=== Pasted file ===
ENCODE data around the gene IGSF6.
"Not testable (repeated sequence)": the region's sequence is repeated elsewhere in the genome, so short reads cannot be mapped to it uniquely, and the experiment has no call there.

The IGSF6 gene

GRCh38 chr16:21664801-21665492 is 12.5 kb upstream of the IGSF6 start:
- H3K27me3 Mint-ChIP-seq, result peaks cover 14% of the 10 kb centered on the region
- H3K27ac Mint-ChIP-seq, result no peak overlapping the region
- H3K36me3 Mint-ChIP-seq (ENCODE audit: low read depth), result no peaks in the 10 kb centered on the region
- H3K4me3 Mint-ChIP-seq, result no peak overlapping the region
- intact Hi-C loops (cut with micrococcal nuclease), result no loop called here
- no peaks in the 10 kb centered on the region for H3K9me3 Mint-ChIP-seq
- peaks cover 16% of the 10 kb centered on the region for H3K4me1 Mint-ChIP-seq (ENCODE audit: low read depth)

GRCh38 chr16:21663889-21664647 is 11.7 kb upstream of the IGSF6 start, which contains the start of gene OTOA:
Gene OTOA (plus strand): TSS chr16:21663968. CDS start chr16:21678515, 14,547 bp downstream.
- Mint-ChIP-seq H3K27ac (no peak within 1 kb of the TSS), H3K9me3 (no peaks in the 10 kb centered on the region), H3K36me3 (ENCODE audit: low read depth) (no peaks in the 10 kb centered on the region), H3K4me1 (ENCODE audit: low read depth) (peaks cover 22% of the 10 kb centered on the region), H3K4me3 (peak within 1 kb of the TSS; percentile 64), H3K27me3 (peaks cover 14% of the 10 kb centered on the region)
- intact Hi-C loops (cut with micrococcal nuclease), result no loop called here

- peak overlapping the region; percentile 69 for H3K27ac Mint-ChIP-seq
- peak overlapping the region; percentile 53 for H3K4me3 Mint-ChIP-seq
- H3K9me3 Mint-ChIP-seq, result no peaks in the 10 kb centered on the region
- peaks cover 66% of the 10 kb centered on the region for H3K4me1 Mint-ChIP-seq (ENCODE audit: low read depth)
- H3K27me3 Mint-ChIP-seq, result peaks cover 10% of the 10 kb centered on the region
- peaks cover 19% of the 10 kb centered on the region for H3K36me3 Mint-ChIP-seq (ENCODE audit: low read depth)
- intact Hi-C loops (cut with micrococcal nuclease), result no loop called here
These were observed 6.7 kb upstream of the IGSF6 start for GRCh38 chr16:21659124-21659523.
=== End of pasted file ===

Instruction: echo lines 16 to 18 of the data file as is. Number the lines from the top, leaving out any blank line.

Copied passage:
- peak overlapping the region; percentile 69 for H3K27ac Mint-ChIP-seq
- peak overlapping the region; percentile 53 for H3K4me3 Mint-ChIP-seq
- H3K9me3 Mint-ChIP-seq, result no peaks in the 10 kb centered on the region